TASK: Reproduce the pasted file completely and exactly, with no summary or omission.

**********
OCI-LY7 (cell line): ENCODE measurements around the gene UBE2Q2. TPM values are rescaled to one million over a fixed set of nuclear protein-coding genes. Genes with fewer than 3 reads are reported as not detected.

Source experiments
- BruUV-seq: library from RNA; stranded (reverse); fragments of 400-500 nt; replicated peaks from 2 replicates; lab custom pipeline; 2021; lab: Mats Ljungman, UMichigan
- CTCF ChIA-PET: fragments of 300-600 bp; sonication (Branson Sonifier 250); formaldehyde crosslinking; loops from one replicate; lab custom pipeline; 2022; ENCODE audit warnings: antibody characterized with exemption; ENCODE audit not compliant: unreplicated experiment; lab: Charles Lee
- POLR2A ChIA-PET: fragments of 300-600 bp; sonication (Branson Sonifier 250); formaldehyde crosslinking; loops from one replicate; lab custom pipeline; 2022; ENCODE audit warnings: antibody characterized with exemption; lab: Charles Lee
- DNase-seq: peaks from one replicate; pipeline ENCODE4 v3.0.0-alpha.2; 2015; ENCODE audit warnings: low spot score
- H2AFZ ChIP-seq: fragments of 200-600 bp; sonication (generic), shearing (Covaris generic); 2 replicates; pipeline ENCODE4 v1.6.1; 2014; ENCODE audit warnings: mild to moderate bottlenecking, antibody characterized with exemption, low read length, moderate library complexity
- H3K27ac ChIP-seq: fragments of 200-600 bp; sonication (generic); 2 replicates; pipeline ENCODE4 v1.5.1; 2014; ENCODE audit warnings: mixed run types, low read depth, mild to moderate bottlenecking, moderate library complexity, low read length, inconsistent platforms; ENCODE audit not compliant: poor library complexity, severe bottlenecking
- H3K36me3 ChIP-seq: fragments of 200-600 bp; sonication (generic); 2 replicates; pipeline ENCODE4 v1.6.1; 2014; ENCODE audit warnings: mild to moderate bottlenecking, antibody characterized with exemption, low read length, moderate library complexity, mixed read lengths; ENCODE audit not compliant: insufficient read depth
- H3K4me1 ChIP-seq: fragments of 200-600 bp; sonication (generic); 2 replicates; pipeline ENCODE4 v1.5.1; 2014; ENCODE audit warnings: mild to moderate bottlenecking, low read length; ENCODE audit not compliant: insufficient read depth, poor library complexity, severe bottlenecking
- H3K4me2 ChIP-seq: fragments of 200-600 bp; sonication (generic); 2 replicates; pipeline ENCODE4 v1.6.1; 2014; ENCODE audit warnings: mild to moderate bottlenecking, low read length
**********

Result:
OCI-LY7 (cell line): ENCODE measurements around the gene UBE2Q2. TPM values are rescaled to one million over a fixed set of nuclear protein-coding genes. Genes with fewer than 3 reads are reported as not detected.

Source experiments
- BruUV-seq: library from RNA; stranded (reverse); fragments of 400-500 nt; replicated peaks from 2 replicates; lab custom pipeline; 2021; lab: Mats Ljungman, UMichigan
- CTCF ChIA-PET: fragments of 300-600 bp; sonication (Branson Sonifier 250); formaldehyde crosslinking; loops from one replicate; lab custom pipeline; 2022; ENCODE audit warnings: antibody characterized with exemption; ENCODE audit not compliant: unreplicated experiment; lab: Charles Lee
- POLR2A ChIA-PET: fragments of 300-600 bp; sonication (Branson Sonifier 250); formaldehyde crosslinking; loops from one replicate; lab custom pipeline; 2022; ENCODE audit warnings: antibody characterized with exemption; lab: Charles Lee
- DNase-seq: peaks from one replicate; pipeline ENCODE4 v3.0.0-alpha.2; 2015; ENCODE audit warnings: low spot score
- H2AFZ ChIP-seq: fragments of 200-600 bp; sonication (generic), shearing (Covaris generic); 2 replicates; pipeline ENCODE4 v1.6.1; 2014; ENCODE audit warnings: mild to moderate bottlenecking, antibody characterized with exemption, low read length, moderate library complexity
- H3K27ac ChIP-seq: fragments of 200-600 bp; sonication (generic); 2 replicates; pipeline ENCODE4 v1.5.1; 2014; ENCODE audit warnings: mixed run types, low read depth, mild to moderate bottlenecking, moderate library complexity, low read length, inconsistent platforms; ENCODE audit not compliant: poor library complexity, severe bottlenecking
- H3K36me3 ChIP-seq: fragments of 200-600 bp; sonication (generic); 2 replicates; pipeline ENCODE4 v1.6.1; 2014; ENCODE audit warnings: mild to moderate bottlenecking, antibody characterized with exemption, low read length, moderate library complexity, mixed read lengths; ENCODE audit not compliant: insufficient read depth
- H3K4me1 ChIP-seq: fragments of 200-600 bp; sonication (generic); 2 replicates; pipeline ENCODE4 v1.5.1; 2014; ENCODE audit warnings: mild to moderate bottlenecking, low read length; ENCODE audit not compliant: insufficient read depth, poor library complexity, severe bottlenecking
- H3K4me2 ChIP-seq: fragments of 200-600 bp; sonication (generic); 2 replicates; pipeline ENCODE4 v1.6.1; 2014; ENCODE audit warnings: mild to moderate bottlenecking, low read length